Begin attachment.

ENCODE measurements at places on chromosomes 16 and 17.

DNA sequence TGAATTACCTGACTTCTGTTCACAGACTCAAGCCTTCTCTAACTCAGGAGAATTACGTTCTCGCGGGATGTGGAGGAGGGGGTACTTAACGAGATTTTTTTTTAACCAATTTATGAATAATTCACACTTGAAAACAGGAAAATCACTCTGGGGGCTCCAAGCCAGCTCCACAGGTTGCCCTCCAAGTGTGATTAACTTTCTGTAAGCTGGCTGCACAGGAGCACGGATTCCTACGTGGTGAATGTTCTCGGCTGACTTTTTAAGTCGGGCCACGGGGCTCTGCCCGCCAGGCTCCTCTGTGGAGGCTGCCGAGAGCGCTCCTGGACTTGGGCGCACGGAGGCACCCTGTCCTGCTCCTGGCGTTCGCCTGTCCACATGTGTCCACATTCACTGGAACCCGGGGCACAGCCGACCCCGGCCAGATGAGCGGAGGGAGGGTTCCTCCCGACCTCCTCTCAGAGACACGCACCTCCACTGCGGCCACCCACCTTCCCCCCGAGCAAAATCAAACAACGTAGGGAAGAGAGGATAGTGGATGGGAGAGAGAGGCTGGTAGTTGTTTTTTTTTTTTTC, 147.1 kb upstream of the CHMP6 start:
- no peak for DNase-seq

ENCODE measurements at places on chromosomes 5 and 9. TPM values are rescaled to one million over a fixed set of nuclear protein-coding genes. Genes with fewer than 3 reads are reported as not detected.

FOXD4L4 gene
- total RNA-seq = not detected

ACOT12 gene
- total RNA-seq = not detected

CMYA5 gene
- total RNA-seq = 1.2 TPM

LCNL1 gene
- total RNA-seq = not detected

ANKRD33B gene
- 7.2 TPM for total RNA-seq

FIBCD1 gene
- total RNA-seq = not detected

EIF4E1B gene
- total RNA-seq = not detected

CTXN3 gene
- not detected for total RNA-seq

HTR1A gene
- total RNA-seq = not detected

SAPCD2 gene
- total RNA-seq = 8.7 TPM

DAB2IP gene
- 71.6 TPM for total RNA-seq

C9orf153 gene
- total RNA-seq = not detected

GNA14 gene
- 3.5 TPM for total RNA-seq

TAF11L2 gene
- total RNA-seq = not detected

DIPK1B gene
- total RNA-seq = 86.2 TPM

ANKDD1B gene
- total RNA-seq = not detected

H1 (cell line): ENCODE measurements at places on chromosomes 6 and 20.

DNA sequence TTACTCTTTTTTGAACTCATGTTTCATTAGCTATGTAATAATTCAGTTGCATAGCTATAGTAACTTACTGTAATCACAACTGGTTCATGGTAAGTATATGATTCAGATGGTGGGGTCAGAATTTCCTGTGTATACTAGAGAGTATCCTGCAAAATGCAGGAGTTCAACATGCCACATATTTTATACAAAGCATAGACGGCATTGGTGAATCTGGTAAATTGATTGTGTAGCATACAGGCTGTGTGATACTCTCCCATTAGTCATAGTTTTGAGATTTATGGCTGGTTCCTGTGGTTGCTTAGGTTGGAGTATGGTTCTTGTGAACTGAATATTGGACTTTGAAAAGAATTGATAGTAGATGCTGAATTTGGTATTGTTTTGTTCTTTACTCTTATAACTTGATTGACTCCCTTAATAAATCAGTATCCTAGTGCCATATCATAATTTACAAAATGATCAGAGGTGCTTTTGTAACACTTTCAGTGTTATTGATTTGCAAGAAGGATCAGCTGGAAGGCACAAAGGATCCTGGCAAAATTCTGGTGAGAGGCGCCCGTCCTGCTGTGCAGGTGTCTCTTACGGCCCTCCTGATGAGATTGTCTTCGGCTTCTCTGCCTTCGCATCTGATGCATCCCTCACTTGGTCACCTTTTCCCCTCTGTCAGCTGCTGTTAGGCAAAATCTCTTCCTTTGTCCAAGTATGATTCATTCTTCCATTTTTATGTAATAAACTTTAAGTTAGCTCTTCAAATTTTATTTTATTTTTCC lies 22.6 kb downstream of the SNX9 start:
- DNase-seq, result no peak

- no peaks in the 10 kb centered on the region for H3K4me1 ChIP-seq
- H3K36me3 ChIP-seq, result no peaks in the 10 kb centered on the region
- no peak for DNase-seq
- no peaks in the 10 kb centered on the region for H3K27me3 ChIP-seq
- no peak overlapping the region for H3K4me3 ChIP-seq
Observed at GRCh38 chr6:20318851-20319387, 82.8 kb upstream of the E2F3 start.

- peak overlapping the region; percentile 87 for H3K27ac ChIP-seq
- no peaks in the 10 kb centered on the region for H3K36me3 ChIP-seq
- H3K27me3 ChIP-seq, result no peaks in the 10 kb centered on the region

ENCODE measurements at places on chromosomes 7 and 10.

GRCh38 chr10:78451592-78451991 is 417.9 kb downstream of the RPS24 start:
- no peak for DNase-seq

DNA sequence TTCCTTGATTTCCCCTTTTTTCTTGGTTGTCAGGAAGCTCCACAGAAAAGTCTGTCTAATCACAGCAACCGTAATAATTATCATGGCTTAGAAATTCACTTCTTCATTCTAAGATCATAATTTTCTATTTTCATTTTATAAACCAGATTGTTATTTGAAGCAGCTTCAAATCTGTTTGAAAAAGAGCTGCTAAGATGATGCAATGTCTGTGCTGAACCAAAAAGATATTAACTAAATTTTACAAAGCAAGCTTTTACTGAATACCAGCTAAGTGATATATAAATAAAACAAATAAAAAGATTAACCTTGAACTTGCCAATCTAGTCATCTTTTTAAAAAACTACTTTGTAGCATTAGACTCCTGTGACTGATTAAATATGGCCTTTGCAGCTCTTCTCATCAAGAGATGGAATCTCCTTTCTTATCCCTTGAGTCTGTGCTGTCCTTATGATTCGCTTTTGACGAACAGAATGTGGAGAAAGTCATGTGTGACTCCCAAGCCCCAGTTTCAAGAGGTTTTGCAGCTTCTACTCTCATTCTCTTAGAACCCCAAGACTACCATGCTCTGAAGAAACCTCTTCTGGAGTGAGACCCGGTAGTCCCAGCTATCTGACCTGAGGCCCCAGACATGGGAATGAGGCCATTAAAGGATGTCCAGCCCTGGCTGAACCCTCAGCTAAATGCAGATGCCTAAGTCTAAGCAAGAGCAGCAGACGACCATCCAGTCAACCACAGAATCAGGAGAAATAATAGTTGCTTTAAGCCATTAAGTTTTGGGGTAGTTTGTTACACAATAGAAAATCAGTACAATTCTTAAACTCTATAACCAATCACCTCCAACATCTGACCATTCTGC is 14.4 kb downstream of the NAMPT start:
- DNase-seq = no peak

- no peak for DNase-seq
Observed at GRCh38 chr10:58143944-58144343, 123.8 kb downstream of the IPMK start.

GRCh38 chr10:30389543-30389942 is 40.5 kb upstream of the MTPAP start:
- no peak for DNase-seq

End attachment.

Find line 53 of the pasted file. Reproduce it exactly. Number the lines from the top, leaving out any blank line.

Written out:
- DNase-seq = no peak